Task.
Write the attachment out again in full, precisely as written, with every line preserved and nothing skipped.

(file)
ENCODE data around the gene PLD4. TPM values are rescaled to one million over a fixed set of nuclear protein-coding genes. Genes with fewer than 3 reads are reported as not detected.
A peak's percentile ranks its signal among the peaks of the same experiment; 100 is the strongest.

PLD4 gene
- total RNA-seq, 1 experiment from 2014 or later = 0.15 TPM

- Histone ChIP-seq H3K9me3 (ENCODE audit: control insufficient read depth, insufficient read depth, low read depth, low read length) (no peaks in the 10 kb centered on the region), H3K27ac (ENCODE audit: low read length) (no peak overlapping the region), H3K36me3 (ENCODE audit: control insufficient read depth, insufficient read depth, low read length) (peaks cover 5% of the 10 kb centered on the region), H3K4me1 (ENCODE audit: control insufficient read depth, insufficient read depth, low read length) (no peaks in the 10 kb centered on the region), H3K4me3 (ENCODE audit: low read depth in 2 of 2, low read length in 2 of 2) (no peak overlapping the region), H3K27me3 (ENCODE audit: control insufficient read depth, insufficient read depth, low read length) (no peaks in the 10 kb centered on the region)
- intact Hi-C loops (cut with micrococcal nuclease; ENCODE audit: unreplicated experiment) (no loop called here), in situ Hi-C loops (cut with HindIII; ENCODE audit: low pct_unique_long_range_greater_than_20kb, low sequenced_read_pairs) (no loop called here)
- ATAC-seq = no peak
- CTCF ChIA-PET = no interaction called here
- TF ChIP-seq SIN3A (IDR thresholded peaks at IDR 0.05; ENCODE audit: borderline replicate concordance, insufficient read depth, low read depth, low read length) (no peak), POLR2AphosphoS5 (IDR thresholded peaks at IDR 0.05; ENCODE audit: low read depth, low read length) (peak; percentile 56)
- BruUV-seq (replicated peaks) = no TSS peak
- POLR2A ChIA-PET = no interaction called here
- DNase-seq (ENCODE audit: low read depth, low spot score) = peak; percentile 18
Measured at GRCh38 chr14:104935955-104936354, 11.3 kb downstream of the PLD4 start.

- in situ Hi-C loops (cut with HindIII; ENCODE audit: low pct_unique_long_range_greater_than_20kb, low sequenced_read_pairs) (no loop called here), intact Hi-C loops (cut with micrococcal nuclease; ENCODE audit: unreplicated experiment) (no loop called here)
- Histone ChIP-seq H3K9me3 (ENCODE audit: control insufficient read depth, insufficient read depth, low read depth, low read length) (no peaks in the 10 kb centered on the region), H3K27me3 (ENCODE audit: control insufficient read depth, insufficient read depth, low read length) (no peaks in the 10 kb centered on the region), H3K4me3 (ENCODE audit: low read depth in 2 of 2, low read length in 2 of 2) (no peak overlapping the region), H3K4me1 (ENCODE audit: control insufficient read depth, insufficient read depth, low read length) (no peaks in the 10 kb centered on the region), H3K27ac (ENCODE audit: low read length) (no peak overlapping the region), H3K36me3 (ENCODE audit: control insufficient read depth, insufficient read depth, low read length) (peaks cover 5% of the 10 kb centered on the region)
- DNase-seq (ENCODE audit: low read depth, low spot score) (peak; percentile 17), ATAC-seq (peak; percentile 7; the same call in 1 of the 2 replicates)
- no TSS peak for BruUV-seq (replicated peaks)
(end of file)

ENCODE data around the gene PLD4. TPM values are rescaled to one million over a fixed set of nuclear protein-coding genes. Genes with fewer than 3 reads are reported as not detected.
A peak's percentile ranks its signal among the peaks of the same experiment; 100 is the strongest.

PLD4 gene
- total RNA-seq, 1 experiment from 2014 or later = 0.15 TPM

- Histone ChIP-seq H3K9me3 (ENCODE audit: control insufficient read depth, insufficient read depth, low read depth, low read length) (no peaks in the 10 kb centered on the region), H3K27ac (ENCODE audit: low read length) (no peak overlapping the region), H3K36me3 (ENCODE audit: control insufficient read depth, insufficient read depth, low read length) (peaks cover 5% of the 10 kb centered on the region), H3K4me1 (ENCODE audit: control insufficient read depth, insufficient read depth, low read length) (no peaks in the 10 kb centered on the region), H3K4me3 (ENCODE audit: low read depth in 2 of 2, low read length in 2 of 2) (no peak overlapping the region), H3K27me3 (ENCODE audit: control insufficient read depth, insufficient read depth, low read length) (no peaks in the 10 kb centered on the region)
- intact Hi-C loops (cut with micrococcal nuclease; ENCODE audit: unreplicated experiment) (no loop called here), in situ Hi-C loops (cut with HindIII; ENCODE audit: low pct_unique_long_range_greater_than_20kb, low sequenced_read_pairs) (no loop called here)
- ATAC-seq = no peak
- CTCF ChIA-PET = no interaction called here
- TF ChIP-seq SIN3A (IDR thresholded peaks at IDR 0.05; ENCODE audit: borderline replicate concordance, insufficient read depth, low read depth, low read length) (no peak), POLR2AphosphoS5 (IDR thresholded peaks at IDR 0.05; ENCODE audit: low read depth, low read length) (peak; percentile 56)
- BruUV-seq (replicated peaks) = no TSS peak
- POLR2A ChIA-PET = no interaction called here
- DNase-seq (ENCODE audit: low read depth, low spot score) = peak; percentile 18
Measured at GRCh38 chr14:104935955-104936354, 11.3 kb downstream of the PLD4 start.

- in situ Hi-C loops (cut with HindIII; ENCODE audit: low pct_unique_long_range_greater_than_20kb, low sequenced_read_pairs) (no loop called here), intact Hi-C loops (cut with micrococcal nuclease; ENCODE audit: unreplicated experiment) (no loop called here)
- Histone ChIP-seq H3K9me3 (ENCODE audit: control insufficient read depth, insufficient read depth, low read depth, low read length) (no peaks in the 10 kb centered on the region), H3K27me3 (ENCODE audit: control insufficient read depth, insufficient read depth, low read length) (no peaks in the 10 kb centered on the region), H3K4me3 (ENCODE audit: low read depth in 2 of 2, low read length in 2 of 2) (no peak overlapping the region), H3K4me1 (ENCODE audit: control insufficient read depth, insufficient read depth, low read length) (no peaks in the 10 kb centered on the region), H3K27ac (ENCODE audit: low read length) (no peak overlapping the region), H3K36me3 (ENCODE audit: control insufficient read depth, insufficient read depth, low read length) (peaks cover 5% of the 10 kb centered on the region)
- DNase-seq (ENCODE audit: low read depth, low spot score) (peak; percentile 17), ATAC-seq (peak; percentile 7; the same call in 1 of the 2 replicates)
- no TSS peak for BruUV-seq (replicated peaks)